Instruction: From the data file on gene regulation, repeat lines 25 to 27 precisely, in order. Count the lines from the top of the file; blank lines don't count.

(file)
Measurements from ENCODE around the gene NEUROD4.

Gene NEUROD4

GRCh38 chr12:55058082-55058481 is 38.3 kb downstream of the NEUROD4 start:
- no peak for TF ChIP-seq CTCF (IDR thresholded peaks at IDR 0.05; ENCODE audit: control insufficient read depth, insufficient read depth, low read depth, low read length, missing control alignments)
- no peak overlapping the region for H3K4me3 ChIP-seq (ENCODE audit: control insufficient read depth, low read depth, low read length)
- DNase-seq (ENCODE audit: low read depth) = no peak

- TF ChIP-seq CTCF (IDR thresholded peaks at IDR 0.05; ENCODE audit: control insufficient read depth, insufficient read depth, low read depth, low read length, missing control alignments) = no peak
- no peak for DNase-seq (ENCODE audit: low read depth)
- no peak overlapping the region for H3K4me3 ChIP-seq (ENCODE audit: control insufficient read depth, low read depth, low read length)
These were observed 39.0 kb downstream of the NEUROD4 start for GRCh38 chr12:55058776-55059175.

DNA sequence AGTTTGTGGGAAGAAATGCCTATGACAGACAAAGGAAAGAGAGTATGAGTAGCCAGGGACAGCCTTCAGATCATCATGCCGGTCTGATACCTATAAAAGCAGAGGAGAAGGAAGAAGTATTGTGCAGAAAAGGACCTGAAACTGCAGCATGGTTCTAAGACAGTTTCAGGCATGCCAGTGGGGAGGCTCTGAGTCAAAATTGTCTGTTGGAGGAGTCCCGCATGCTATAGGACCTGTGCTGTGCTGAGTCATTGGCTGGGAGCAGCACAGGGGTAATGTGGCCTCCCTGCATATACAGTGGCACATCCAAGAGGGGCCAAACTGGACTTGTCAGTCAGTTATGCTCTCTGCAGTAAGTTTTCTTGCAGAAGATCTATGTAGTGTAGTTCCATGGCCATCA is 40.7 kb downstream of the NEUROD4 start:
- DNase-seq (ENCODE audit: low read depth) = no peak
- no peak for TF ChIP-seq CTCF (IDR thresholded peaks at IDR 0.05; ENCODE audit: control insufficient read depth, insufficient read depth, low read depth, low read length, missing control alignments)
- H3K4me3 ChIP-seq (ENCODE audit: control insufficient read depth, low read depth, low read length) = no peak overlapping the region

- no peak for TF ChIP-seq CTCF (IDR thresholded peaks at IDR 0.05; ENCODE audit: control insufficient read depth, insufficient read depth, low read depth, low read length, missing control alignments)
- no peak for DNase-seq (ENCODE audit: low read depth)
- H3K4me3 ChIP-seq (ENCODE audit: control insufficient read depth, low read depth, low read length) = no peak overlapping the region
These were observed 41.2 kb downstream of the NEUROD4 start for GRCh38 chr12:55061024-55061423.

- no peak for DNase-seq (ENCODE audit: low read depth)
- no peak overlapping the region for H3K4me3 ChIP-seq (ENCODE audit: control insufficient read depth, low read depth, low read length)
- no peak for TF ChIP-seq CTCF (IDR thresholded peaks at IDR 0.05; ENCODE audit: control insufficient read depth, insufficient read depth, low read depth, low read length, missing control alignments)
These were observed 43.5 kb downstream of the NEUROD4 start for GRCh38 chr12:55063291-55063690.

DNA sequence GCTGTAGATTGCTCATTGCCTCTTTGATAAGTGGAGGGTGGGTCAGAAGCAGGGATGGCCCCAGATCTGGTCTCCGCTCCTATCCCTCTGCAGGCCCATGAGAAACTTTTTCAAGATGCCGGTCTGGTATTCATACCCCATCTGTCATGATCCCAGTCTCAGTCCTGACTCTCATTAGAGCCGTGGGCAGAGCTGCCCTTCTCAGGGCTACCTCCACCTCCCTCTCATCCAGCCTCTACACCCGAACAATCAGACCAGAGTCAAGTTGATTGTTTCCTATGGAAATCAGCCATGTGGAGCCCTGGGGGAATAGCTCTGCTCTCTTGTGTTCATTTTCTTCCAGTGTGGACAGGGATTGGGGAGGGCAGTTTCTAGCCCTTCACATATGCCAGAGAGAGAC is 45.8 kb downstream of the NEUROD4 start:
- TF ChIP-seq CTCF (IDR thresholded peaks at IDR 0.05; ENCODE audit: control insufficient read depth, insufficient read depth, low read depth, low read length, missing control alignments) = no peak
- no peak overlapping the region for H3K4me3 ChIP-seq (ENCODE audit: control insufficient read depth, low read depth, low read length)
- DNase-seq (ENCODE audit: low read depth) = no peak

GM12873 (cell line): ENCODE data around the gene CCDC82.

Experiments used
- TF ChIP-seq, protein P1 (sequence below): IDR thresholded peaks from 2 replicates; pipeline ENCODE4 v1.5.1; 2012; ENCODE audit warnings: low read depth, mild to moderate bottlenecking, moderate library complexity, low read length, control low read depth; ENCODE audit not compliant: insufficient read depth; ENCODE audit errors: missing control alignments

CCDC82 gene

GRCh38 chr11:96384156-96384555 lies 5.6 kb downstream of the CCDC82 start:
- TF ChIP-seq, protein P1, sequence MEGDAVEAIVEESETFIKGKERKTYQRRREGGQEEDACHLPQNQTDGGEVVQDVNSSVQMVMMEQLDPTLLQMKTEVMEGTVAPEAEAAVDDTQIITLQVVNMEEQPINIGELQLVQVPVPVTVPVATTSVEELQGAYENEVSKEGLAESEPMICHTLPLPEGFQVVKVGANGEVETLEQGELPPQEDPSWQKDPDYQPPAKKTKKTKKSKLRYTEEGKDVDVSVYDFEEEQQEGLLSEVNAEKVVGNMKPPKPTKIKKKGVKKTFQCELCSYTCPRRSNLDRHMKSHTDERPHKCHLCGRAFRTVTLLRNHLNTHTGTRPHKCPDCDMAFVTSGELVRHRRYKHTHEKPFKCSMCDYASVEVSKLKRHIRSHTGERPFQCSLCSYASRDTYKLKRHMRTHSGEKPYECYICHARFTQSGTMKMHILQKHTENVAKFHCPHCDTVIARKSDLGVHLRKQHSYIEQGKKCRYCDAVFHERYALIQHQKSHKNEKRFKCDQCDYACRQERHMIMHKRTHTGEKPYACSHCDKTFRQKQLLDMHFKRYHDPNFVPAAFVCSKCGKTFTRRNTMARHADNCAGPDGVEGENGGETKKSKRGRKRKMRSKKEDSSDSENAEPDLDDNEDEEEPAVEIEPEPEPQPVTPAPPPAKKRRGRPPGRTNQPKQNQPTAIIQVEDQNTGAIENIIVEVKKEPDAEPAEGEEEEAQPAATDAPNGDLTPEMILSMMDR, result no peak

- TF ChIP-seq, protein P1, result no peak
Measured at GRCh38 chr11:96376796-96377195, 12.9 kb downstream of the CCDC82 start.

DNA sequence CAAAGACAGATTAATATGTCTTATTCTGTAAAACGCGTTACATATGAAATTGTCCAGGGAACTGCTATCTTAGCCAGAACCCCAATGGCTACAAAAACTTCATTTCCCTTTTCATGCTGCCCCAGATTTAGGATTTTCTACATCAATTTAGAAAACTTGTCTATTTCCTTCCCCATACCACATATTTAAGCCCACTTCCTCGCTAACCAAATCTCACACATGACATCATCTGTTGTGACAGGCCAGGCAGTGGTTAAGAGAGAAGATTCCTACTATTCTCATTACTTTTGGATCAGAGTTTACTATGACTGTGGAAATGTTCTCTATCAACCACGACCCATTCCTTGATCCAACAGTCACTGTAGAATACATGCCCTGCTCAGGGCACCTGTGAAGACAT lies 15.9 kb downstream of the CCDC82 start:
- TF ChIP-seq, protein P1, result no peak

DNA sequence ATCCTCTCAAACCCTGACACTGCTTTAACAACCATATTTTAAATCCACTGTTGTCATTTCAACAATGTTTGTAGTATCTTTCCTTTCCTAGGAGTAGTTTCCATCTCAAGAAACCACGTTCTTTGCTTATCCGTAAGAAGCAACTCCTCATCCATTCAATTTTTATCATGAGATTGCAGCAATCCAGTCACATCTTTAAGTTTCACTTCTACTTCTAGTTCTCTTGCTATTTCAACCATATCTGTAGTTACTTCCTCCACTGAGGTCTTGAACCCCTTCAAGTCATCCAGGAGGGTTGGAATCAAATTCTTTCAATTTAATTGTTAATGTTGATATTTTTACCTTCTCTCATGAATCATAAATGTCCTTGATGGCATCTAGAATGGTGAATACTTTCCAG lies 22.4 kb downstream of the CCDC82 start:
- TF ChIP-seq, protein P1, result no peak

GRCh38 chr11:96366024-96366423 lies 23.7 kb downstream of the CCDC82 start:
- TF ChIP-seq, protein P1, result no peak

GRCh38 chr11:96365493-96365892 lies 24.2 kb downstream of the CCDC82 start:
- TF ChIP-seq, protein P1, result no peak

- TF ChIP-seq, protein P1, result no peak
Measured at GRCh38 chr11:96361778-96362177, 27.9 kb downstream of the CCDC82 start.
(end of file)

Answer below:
- no peak overlapping the region for H3K4me3 ChIP-seq (ENCODE audit: control insufficient read depth, low read depth, low read length)
- DNase-seq (ENCODE audit: low read depth) = no peak

GM12873 (cell line): ENCODE data around the gene CCDC82.